Alcohol Prohibition v. Drug Prohibition

While national alcohol prohibition in the US is widely (if not quite universally) regarded as a failure, there remains substantial support for our current tragic folly, drug prohibition. The respective prohibitions are not identical, however, and I want to point out two ways in which drug prohibition is worse than alcohol prohibition. First, during alcohol Prohibition, purchase and (for the most part) possession of alcohol were not crimes. (People often seem surprised to learn this these days, as if the drug war has made a firm link in their minds between prohibition and the criminalization of possession and purchase.) In other words, what we refer to as a “decriminalization” regime with respect to drugs today is pretty much what we had with alcohol prohibition: drug prohibition is much more severe than alcohol Prohibition.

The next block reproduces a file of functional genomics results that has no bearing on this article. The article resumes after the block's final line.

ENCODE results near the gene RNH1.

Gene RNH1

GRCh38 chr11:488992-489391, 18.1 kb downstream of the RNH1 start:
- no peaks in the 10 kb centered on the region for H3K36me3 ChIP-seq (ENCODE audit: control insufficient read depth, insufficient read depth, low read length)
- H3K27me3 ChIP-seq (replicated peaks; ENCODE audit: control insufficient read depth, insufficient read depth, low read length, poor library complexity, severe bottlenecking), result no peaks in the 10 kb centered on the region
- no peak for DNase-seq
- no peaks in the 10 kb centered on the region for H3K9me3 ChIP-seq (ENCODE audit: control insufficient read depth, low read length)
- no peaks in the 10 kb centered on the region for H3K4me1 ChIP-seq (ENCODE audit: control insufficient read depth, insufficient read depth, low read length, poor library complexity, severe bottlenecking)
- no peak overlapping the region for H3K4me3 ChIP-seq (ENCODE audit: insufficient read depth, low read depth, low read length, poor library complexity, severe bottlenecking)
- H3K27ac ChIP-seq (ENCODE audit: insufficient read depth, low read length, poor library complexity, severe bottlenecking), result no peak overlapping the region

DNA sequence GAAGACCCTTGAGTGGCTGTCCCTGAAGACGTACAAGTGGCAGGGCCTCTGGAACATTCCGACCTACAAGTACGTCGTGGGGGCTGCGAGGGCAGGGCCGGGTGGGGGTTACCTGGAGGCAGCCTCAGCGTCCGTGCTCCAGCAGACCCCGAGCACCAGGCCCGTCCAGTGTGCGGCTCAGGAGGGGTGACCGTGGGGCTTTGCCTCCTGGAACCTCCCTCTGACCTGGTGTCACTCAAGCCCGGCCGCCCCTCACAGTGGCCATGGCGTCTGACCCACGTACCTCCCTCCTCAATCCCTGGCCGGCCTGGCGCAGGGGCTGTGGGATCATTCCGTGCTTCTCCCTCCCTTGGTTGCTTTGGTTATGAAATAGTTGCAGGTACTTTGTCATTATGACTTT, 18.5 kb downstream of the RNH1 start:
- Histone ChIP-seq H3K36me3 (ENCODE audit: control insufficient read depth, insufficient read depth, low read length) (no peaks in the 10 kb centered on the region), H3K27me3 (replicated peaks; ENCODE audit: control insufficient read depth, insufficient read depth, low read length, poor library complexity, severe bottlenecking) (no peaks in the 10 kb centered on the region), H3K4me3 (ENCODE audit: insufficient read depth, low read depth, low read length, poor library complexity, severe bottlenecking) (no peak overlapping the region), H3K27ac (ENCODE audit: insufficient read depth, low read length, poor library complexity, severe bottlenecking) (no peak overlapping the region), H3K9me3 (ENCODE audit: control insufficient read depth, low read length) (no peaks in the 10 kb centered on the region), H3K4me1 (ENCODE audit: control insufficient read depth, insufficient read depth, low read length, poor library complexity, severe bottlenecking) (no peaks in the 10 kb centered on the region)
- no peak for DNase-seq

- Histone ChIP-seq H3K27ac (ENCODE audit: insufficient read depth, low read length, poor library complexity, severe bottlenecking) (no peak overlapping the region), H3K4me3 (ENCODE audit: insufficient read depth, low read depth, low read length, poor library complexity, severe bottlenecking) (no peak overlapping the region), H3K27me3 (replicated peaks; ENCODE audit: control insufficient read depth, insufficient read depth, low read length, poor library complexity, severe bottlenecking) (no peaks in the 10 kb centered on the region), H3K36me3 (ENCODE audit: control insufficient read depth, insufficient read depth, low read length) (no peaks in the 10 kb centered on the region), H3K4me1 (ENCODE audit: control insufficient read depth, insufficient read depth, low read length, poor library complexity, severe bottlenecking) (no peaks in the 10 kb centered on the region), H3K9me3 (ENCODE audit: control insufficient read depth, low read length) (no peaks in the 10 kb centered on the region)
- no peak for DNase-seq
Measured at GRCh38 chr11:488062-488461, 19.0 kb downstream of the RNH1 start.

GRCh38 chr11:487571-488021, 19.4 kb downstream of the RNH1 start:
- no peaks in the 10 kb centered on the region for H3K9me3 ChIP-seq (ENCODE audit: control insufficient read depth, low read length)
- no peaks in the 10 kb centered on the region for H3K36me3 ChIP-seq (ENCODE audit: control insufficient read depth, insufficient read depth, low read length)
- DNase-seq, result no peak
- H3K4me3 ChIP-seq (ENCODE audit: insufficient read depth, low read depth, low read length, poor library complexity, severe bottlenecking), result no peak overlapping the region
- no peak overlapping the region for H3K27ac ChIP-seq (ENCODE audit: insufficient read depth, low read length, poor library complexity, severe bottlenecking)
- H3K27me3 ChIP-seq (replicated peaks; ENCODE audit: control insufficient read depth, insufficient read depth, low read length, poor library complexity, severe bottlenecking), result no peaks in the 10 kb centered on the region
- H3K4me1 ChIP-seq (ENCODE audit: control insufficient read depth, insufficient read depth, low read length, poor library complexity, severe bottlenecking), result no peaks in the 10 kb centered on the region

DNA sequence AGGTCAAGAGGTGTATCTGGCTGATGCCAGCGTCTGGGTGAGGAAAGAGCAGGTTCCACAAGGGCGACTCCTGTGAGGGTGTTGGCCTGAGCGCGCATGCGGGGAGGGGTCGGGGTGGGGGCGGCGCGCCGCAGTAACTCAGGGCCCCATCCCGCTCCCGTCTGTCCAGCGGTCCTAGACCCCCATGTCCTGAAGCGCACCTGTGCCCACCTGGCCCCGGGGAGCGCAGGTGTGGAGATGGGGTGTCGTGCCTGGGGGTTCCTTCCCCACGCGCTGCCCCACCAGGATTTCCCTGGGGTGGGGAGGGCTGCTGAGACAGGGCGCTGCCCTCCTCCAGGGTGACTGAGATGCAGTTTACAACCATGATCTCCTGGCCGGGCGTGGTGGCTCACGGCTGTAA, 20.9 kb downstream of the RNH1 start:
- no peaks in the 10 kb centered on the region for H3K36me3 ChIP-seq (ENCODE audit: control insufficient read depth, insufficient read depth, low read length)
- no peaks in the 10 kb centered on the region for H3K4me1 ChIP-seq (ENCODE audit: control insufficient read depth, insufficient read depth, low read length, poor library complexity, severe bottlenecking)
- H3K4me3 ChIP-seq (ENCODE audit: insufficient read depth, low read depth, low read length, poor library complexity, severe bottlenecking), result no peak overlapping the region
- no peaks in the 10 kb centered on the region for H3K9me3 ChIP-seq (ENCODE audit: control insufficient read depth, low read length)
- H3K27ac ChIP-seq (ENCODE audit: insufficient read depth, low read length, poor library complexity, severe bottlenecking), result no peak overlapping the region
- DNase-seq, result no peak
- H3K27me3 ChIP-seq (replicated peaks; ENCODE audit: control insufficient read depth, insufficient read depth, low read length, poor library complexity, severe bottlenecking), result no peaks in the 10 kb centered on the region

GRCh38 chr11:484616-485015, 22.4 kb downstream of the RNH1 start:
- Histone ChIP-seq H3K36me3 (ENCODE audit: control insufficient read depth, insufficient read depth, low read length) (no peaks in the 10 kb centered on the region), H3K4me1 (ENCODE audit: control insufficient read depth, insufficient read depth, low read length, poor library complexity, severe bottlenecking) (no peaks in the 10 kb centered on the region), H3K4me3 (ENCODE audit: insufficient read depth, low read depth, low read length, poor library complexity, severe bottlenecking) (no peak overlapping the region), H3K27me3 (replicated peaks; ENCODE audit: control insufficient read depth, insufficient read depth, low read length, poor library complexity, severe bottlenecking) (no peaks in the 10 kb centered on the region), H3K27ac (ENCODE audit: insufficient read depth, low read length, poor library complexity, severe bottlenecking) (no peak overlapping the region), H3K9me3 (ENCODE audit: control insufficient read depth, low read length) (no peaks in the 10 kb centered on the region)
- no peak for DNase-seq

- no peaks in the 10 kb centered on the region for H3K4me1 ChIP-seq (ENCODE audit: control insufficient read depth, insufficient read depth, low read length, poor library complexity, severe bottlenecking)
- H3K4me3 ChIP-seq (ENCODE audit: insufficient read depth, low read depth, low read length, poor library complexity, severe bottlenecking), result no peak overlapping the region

The second major difference is that alcohol prohibition was restricted to a handful of countries, whereas drug prohibition is global. As a result of the limited geographical scope, there was plenty of legally produced alcohol during Prohibition, such as that made in Canada (and then illegally smuggled into the US) by Seagrams. But more importantly, the fact that other countries had legal alcohol — and were often just as successful in reducing consumption and alcohol-related problems as the US — provided ongoing evidence of the extent to which Prohibition was a policy blunder. With global drug prohibition, we are very limited in the types of policy experiments that can be run; even in the Netherlands, marijuana is technically just as illegal as it is in the US. This helps to explain the odd “self-justifying” nature of drug prohibition. Bad outcomes under drug prohibition should tend to discredit prohibition as a policy. This is what would likely occur if there were a visible alternative policy with outcomes that were better. Instead, bad outcomes under drug prohibition are met with the logic that if there were fewer drugs, there would be fewer bad outcomes. So to reduce bad outcomes under prohibition, we need… a stronger, more committed prohibition!